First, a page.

What are outdoor air pollutants?

Imagine stepping out of your front door and walking into fog that is so thick, you can’t see your feet or the ends of your fingers.  This fog isn’t clean and white, but instead is a dark yellow brown and it contains a strong odor of rotten eggs. No light penetrates this fog and you must shuffle your feet when walking to keep from bumping into objects. Driving is impossible and all outdoor school and sports activities must be canceled. Eventually this fog creeps indoors, making it impossible to continue any indoor events such as concerts or plays. It stays with the city for five whole days before being carried off with the wind. As days pass, the city discovers with horror that there were 4,000 premature deaths directly related to this fog, with many more casualties and deaths to come.

This event was called the London Smog of 1952, which caused massive health related problems for the public. It was one of several incidents worldwide that served as a wake up call on the effects of air quality on health. Eventually, incidents like these led to passing of air quality laws.

So what?

Luckily, we haven’t seen anything of this magnitude in the US, but with wildfires, industrial pollutants, and increased use of motor vehicles, outdoor air quality is becoming a huge concern. However, many of us don’t know much beyond that.

What do I need to know?

There are many air pollutants that exist, but the United States Environmental Protection Agency (EPA) set National Ambient Air Quality Standards (NAAQS) for six major air pollutants:

There are many air pollutants that exist, but the United States Environmental Protection Agency (EPA) set National Ambient Air Quality Standards (NAAQS) for six major air pollutants. Let’s take a look into these pollutants.

  1. Particulate Matter (PM)

Particulate matter is a mixture of different particles in the air that can be solid, liquid, or both. When inhaled it lead to health problems such as asthma.

  1. Ozone (O3)

Ground ozone is a smog like substance that is developed through chemicals reactions of sunlight with other pollutants such as car exhaust, power plant emissions, gasoline vapor, and some natural sources.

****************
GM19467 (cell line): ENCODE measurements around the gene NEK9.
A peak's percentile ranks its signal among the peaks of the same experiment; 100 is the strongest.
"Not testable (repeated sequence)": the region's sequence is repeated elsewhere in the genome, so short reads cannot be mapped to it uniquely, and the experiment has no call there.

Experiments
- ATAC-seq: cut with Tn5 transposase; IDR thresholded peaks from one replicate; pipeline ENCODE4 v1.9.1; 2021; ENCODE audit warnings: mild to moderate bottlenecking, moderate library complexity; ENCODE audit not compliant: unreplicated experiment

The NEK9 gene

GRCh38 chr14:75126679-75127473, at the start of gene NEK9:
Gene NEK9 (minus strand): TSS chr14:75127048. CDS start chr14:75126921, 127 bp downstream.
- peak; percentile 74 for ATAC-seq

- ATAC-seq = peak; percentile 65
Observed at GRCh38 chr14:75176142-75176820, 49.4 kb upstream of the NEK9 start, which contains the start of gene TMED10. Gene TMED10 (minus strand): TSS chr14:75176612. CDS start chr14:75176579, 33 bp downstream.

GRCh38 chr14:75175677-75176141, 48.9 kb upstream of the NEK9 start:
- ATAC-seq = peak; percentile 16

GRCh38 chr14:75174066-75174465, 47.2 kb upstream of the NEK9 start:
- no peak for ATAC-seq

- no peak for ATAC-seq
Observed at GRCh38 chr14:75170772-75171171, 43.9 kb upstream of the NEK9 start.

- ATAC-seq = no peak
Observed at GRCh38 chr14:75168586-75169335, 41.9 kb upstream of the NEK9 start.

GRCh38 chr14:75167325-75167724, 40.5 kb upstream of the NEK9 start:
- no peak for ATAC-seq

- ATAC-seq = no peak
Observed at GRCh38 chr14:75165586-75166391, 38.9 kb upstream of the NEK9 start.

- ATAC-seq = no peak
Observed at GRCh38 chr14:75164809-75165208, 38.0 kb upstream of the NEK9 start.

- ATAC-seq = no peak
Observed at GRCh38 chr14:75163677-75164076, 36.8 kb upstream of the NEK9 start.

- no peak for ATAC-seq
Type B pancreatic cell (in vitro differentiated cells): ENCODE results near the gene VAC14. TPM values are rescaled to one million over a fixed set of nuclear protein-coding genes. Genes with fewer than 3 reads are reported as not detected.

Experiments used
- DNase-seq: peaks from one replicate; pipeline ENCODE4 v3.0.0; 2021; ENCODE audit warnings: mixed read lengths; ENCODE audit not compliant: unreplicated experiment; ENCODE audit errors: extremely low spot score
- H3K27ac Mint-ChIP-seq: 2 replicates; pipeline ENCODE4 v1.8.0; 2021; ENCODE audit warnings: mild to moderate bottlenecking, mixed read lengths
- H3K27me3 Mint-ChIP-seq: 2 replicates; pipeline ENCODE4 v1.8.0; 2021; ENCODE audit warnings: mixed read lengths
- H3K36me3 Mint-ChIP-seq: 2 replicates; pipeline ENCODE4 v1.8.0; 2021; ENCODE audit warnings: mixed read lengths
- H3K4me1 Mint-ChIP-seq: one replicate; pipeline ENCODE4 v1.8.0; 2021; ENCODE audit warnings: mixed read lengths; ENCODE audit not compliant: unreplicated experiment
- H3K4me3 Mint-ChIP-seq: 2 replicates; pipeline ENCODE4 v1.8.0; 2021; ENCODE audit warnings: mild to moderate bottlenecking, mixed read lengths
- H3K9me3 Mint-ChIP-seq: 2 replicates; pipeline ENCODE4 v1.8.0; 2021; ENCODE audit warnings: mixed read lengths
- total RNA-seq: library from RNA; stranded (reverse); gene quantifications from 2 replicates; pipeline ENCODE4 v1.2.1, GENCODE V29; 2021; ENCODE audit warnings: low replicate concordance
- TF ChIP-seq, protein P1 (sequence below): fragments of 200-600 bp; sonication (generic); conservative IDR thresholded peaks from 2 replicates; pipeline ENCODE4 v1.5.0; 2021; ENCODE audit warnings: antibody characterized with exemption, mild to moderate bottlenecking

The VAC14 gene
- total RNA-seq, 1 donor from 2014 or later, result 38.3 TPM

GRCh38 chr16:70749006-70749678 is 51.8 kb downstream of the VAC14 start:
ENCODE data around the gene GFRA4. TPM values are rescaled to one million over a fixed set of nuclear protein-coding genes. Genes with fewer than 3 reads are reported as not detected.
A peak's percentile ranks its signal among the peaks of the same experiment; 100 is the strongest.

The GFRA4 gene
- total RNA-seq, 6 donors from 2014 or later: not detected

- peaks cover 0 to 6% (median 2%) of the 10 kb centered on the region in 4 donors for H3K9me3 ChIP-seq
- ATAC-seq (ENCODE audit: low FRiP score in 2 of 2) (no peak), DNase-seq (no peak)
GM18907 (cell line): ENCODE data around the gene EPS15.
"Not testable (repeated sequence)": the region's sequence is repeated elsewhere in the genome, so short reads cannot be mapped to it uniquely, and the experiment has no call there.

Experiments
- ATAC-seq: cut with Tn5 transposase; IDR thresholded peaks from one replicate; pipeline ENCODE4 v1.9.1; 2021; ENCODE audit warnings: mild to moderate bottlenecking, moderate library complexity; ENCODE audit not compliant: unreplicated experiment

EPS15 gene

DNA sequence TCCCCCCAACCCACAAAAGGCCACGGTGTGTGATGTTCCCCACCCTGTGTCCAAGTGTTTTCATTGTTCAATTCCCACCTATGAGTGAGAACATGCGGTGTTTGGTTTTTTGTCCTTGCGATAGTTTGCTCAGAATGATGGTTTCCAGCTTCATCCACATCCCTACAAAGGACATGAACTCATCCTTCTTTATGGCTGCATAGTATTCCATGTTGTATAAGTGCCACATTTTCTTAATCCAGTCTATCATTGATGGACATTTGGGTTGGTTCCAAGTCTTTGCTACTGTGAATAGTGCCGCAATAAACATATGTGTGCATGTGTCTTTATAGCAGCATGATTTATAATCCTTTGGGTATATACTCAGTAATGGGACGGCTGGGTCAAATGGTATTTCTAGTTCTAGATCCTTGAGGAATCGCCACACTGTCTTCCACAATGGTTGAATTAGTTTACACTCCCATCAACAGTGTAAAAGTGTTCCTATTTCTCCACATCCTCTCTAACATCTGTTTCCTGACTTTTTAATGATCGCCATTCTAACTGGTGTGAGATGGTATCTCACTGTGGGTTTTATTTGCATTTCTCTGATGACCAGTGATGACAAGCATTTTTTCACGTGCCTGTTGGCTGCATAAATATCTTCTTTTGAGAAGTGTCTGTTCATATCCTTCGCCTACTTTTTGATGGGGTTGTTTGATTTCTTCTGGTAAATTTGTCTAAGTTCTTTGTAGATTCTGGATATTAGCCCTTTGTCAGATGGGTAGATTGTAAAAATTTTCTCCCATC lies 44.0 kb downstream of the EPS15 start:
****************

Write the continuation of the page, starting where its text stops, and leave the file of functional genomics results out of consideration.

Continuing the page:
1. Nitrogen Dioxide (NO2)

Nitrogen dioxide is a gaseous air pollutant that comes from power plants, motor vehicles, and natural sources (volcanoes and lightning). It can contribute to developing ozone.

  1. Carbon Monoxide (CO)

Carbon monoxide is a colorless and odorless gas that comes from the burning of fuels (e.g. automobile exhaust fumes, gas powered lawn mowers/ power tools, charcoal grills, gas appliances, etc.). When breathed in, carbon monoxides prevent us from getting oxygen.

5.Sulfur Dioxides (SO2)

Sulfur dioxide forms from the burning of sulfur containing fuel such as coal, oil, or diesel. It can contribute to fine particle pollution and acid rain.

  1. Lead

Lead gets in the air through the burning of leaded fuels from planes as well as from ore and metal processing. Lead can have harmful effects on our brains and nervous systems. Luckily, lead pollutants in the air have decreased due to the switch to non-leaded fuels.

These are 6 major pollutants that you can keep an eye out for. In the meantime, in order to protect yourself from the major air pollutants:

  • Make sure you know what the air quality is like in your area. You can find this out here. If your score is higher than 100, stay indoors where there is well ventilated and filtered air.

  • For those who have severe allergies and asthma, use this tool before going outdoors to find out the pollen count in your area.

  • If you live in urban or metropolitan areas, give your lungs a break by making regular family trips closer to nature.

  • Conserve as much energy as you can in your home and through your vehicles to reduce the pollutants. Be mindful of the source of fuel that you use (firewood smoke and diesel gas).

If any of you have personal tips, feel free to share in the comments below.

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